There is nothing that I can see to be gained by betraying the Kurds except the expedient of pleasing people who do not have our interests at heart, and they would be pleased only for a short time while they planned other ways to harm us.

Do you have something against the Kurds? Kurdistan is a bright success in an otherwise bleak landscape. You would like to trade that away for what?


Posted by: Jack at December 14, 2006 12:30 PM
Comment #199281

Jack, sounds like your support paves the way to an independent Kurdistan, which in turn leads to major Middle East upheaval. Which would not be in America’s best interest. All roads toward picking a sectarian favorite in Iraq lead to ill consequences for the U.S., Jack.

Guess you will just have to be one of those who learns after the fact. Frustrating from this end though. In 2003 I said the Iraq invasion would lead to civil war and greater Middle East instability. Finally, the majority of Americans caught up.

If you will even crack the door to admit the possibility that taking sides could hurt us in the long run, you would no longer be committed to supporting another failed cause. But learning is something most folks resist from others they view as adversaries. Which is why Bush has been such a monumental failure as president. The man would not listen and consider other points of view, and act accordingly.

Posted by: David R. Remer at December 14, 2006 3:18 PM
Comment #199285

Jack said: “It is a good policy for the U.S. to treat friends well and enemies less well.”

That is ideological thinking Jack, the very same kind that got is in this mess.

It is NOT always true that treating our friends well and enemies less well is good policy. There are many situations in which quite the opposite could further our nation’s aims better, as in the Israel - Palestine conflict. Create an ownership society in Palestine and according to Republicans, the conflict would go away. Ahhh… but that would conflict with treating our adversaries better than our friends, diverting funding from Israel to the Palestinians.

Condoleeza Rice gets it, finally on this issue. Ideology just prevents solutions to problems that don’t fit the mold of previous ones, Jack. Sometimes it is important to think outside the box of familiarity to find solutions. Something the Bush administration and the duopoly parties in general have a very hard time doing.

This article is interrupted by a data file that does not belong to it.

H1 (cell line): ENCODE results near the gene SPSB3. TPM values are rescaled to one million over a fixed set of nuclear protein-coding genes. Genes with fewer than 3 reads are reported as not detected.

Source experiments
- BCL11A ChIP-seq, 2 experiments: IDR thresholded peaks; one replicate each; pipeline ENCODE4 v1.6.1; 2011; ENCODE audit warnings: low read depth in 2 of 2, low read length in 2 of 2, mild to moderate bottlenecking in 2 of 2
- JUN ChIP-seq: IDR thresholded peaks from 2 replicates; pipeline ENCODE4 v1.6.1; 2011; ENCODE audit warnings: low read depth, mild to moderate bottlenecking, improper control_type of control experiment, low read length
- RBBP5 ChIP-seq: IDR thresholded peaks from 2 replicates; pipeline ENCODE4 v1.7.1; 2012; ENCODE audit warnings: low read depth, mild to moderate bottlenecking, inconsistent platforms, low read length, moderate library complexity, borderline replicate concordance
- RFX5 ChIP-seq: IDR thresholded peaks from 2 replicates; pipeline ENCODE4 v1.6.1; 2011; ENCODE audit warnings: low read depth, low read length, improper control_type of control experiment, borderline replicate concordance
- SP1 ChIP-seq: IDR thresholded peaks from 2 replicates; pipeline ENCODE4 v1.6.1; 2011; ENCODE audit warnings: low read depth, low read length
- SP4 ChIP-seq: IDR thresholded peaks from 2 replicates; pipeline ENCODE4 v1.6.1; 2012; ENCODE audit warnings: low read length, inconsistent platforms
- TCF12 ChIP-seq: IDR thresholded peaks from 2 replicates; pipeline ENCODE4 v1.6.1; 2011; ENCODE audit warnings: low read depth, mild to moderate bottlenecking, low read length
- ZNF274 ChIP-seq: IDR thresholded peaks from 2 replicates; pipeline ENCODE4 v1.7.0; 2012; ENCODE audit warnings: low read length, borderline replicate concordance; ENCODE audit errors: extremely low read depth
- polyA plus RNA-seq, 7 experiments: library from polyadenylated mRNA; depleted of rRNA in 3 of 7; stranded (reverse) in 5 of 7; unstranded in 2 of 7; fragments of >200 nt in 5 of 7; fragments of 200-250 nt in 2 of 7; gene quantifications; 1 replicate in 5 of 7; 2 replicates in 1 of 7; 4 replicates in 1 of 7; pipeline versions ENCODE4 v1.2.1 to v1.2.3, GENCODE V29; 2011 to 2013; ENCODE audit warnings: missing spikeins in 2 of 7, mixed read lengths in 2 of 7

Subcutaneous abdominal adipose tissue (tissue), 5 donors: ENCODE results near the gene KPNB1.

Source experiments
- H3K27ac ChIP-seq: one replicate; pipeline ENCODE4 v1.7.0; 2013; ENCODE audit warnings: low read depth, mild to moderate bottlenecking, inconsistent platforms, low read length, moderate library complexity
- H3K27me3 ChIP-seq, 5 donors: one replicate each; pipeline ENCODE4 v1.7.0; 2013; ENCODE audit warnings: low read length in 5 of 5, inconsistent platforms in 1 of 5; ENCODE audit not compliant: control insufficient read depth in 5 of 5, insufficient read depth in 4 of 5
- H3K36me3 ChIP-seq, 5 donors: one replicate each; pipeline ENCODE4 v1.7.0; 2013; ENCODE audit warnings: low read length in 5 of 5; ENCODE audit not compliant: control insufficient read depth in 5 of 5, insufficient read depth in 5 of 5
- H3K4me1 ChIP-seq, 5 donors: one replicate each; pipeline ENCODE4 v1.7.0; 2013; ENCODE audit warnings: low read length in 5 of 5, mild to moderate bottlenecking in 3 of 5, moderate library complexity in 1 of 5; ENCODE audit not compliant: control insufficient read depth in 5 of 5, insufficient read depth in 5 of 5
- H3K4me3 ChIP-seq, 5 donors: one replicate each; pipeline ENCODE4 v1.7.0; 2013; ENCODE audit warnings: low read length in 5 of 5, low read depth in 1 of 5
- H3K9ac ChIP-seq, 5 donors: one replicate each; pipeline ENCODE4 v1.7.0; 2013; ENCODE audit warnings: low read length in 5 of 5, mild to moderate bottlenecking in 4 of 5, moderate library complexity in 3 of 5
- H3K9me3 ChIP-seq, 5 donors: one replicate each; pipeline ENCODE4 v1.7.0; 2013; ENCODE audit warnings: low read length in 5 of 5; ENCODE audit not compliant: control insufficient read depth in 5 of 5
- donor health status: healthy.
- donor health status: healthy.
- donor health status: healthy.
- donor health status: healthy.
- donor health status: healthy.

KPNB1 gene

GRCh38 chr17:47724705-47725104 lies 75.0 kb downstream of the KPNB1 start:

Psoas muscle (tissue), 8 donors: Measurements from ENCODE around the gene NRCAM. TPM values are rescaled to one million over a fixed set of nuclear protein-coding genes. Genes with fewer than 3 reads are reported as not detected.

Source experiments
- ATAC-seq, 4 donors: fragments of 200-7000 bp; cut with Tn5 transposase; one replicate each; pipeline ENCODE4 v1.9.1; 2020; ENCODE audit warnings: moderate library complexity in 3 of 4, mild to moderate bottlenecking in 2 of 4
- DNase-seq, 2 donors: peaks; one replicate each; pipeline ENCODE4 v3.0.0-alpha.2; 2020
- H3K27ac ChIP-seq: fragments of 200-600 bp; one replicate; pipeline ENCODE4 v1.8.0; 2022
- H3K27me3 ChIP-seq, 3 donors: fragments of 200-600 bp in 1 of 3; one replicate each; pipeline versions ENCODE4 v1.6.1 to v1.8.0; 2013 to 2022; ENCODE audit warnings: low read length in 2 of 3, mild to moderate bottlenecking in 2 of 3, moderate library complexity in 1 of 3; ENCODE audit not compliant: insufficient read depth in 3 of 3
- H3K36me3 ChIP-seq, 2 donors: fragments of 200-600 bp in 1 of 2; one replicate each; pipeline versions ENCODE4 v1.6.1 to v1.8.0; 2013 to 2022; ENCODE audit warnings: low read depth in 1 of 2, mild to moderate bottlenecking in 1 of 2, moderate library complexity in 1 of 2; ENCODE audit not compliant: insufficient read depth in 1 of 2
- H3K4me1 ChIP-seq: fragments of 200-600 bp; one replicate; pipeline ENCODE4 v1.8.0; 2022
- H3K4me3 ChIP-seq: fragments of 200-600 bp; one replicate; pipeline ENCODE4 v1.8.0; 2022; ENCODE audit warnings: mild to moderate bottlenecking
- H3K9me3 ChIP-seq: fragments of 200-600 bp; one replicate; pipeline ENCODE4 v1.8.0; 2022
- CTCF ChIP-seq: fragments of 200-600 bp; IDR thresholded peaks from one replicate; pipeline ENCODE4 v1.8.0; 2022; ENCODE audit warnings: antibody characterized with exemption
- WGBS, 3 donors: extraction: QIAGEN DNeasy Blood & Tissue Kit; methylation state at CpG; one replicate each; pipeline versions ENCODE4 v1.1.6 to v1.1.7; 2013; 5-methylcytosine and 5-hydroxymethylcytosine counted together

Posted by: David R. Remer at December 14, 2006 3:26 PM
Comment #199372

David

Are you assuming that all outcomes in Iraq are equally good for us, such that we should do nothing?

I also cannot reject all morality in foreign affairs. But even if I did and read up on Machievelli, I would be able to find his advice re never staying neutral in a conflict that affects you and where you can exert power. The loser will blame you for his defeat and seek revenge. The winner will feel no obligation to protect your interests and you will have no leverage to make him.

Helping the Kurds would probably prevent their annihilation. It would cost us little. Our enemies will blame us no matter what we do. The U.S. does not really need to do anything to get the blame. Beyond that, we are incapable of doing nothing. The U.S. taking action carries a set of consequences as does the U.S. taking no action.

You should understand that action & non-action are both options, and neither is the zero option.

Posted by: Jack at December 14, 2006 11:31 PM
Comment #199467

Jack asked: “Are you assuming that all outcomes in Iraq are equally good for us, such that we should do nothing?”

No!

In fact your entire comment makes no sense. Nothing I have said reflects a desire on my part for the U.S. to do nothing. Refusing to take sides in a civil war of another nation is an act in and of itself, which I advocate.

The U.S., as I have written, now has only two potentially productive choices: use its regional military forces to prevent invasion of Iraq from without, and to back up the Iraqi forces in the event of an attempt to overthrow the Iraqi government.

Any attempt by the U.S. at this point to take sides in the sectarian conflicts will only widen the conflict throughout the Middle East setting Middle Eastern governments against the U.S. as Saudi Arabia warned it may do just last week if we choose to pull out entirely leaving the Sunnis to fall under the weight of the Shiite’s numerical superiority.

In fact, Saudi Arabia’s response indicates that even if we take a neutral position, which leaving would be, such actions will be interpreted by some as biased. Given that condition, it becomes even more important that the U.S. strive to maintain neutrality regarding its actions affecting the sectarian conflict. No point rubbing dirty salt into the wound.

Posted by: David R. Remer at December 15, 2006 8:49 PM
Comment #199476

David

I am not sure of our disagreement. We need to prepare for a breakup. We should hope to avoid it, but it may happen. If it does, we should strive to appear to be an honest broker, but not actually be one. If Iraq comes apart (which it well might, since there is no logic to Iraq as a country) an autonomous Kurdistan might be a useful U.S. foot in the door.

From the strictly nasty point of view, if the various bad guys are busy fighting each other, they might lay off us for a while.

One reason I supported the Iraq war back in 2002 was that I saw a general conflict in the Middle East coming and wanted an American foothold in the region in order to influence events. The war may have changed the precise locus of the conflict, but it may still be the generational fight we could see on the horizon.

If you are interested in realpolitik, this might be where you will find it.

Are you familar with the terrain of Iraqi Kurdistan? The Kurds can defend themselves forever as long as an enemy cannot gain air superiority. This is exactly the kind of support the U.S. can provide. One U.S. carrier has enough power to defeat the combined air forces of the whole region and since everybody knows that, we would have to do nothing but watch.

Posted by: Jack at December 15, 2006 11:15 PM
Post a comment